For Conor Murray, this new season with Munster is just like starting over. The darkness has passed and only clear skies lie ahead.
Such is the positivity coursing through the province right now, the Munster and Ireland scrum-half — back in harness after a delayed return to the number nine jersey last weekend — is determined it should stay that way.
The bounce being experienced by this squad from moving into Munster’s impressive High-Performance Centre at the University of Limerick cannot be underestimated. Added to a fresh outlook offered by incoming director of rugby, Rassie Erasmus, and a re-tooled coaching staff, it amounts to a clean start after the miserable 2015-16 season.
Two away wins in Wales and a home defeat to Cardiff Blues in Cork a fortnight ago does not quite yet suggest the dawning of a new age but there is definitely a sense of renewal in Murray’s mind and the opportunity for the 27-year-old and the other established squad members to finally click into gear.
“I don’t think we are that far away,” said Murray. “Last year, we had probably the worst season since I came here. We just played really poorly during the year. It wasn’t down to poor players, it was just poor performances. You want to be close to the top of the table, but, in my opinion, if we play a little bit better, a couple of results go our way as opposed to last year, then we will be in the mix again.
“Obviously, we are aiming a lot higher than that, but I don’t think we are completely starting from scratch here. We have built a fair bit of the foundations up over the years and we would just like to finally finish that off.”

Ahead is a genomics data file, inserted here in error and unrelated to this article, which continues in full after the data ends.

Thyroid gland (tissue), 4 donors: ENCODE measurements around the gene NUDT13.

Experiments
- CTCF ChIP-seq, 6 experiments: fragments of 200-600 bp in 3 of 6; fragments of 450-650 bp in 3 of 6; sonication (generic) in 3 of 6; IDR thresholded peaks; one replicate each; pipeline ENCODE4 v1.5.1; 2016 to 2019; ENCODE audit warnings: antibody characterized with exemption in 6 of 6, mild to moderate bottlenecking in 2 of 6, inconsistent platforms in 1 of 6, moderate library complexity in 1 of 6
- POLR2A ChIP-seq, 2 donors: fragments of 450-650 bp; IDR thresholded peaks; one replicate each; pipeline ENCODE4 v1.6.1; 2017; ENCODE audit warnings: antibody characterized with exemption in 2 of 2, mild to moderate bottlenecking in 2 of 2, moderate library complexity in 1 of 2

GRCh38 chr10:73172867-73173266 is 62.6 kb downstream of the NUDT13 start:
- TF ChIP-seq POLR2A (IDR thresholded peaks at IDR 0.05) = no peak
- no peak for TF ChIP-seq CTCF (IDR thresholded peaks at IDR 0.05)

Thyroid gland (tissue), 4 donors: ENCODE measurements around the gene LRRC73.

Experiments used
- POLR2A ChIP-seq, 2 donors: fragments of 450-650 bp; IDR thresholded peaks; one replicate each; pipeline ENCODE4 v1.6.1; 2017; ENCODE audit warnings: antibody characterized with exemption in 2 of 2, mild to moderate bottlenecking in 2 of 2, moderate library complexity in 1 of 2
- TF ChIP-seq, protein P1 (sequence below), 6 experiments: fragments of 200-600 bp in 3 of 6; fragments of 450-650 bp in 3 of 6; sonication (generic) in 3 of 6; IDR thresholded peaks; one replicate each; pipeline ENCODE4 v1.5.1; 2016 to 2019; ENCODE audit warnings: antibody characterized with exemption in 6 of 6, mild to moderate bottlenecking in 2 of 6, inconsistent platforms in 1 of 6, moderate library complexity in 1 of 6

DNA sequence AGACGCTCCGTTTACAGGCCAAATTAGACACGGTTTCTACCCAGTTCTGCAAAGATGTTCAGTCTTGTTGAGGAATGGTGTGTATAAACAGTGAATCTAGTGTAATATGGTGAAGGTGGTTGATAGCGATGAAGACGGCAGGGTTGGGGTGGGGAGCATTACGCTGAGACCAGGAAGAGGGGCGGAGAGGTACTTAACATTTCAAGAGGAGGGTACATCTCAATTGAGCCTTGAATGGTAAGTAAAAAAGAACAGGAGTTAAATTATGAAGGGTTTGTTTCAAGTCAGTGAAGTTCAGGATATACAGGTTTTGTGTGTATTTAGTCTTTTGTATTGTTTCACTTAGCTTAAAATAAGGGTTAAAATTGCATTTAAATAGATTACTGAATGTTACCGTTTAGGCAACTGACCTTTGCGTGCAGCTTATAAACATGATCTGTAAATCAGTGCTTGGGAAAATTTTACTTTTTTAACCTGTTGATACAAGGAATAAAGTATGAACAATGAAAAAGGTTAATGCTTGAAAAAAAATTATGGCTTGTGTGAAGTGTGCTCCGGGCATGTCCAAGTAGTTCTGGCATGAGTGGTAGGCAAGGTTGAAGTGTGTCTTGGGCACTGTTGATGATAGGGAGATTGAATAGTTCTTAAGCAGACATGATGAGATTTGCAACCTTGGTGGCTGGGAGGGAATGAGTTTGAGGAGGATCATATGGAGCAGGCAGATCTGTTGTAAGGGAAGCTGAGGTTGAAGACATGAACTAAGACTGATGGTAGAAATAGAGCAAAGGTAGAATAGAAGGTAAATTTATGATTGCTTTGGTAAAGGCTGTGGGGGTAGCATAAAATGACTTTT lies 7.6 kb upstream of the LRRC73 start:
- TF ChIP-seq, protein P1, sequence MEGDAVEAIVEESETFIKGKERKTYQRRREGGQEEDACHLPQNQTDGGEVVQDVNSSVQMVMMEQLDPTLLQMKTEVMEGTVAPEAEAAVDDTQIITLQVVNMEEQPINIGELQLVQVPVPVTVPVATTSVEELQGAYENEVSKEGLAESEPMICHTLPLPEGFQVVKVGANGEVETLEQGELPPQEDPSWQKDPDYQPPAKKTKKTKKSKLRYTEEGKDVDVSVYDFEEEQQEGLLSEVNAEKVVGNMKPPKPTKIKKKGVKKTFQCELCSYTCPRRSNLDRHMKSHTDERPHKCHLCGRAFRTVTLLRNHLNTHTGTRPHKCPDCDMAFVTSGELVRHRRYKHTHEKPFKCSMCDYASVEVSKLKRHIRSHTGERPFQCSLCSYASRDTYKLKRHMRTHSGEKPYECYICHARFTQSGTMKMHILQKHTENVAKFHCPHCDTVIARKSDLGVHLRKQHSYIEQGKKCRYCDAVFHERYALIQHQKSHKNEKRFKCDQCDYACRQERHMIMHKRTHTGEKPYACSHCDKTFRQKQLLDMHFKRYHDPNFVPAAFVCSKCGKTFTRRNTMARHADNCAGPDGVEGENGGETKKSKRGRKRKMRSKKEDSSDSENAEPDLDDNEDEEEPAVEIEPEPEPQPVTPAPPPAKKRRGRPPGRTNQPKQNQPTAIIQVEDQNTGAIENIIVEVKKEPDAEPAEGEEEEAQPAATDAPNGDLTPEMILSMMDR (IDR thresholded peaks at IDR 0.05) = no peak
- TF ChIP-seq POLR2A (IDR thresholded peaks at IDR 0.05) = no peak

The arrival of Erasmus and defence coach Jacques Nienaber can be the springboard for that much-needed push, said Murray, who got through a full 80 minutes in the win away to the Dragons on Saturday in his first game time since Ireland’s summer tour to South Africa.
“With the lads coming in, the new coaching staff, when I came back a few weeks later than everyone else, it just felt like a new club, a new buzz.
“Then, in training, there is a new game-plan. Everything just felt new and there was an enthusiastic atmosphere from everybody. I was itching to get back playing and last week, thankfully, got to play with the lads and managed to get a good win. It is up to us now to keep that momentum going.
“It is a new environment, new coaching set-up, so there will be a lot of learnings from our early games and it is about building on each performance.”
With Edinburgh coming to Thomond Park tomorrow, Murray believes the time for excuses may be over.
“I think we are sick of saying ‘transition period’. I know it’s another new coaching set-up, but there is a group of players here who have been here for a long time. They know how to play with each other and can read each other really well on the pitch and off the pitch. We will know each other an awful lot better [at a single training base]. I would hope that will transfer on to the pitch.
“I wouldn’t be preaching patience, just yet. There is a good feeling and let’s keep it going and see where it takes us. That’s Rassie’s opinion as well. It is a new group and we will keep building and building and building and try and get better each week. That is how we feel at the moment, as well.”
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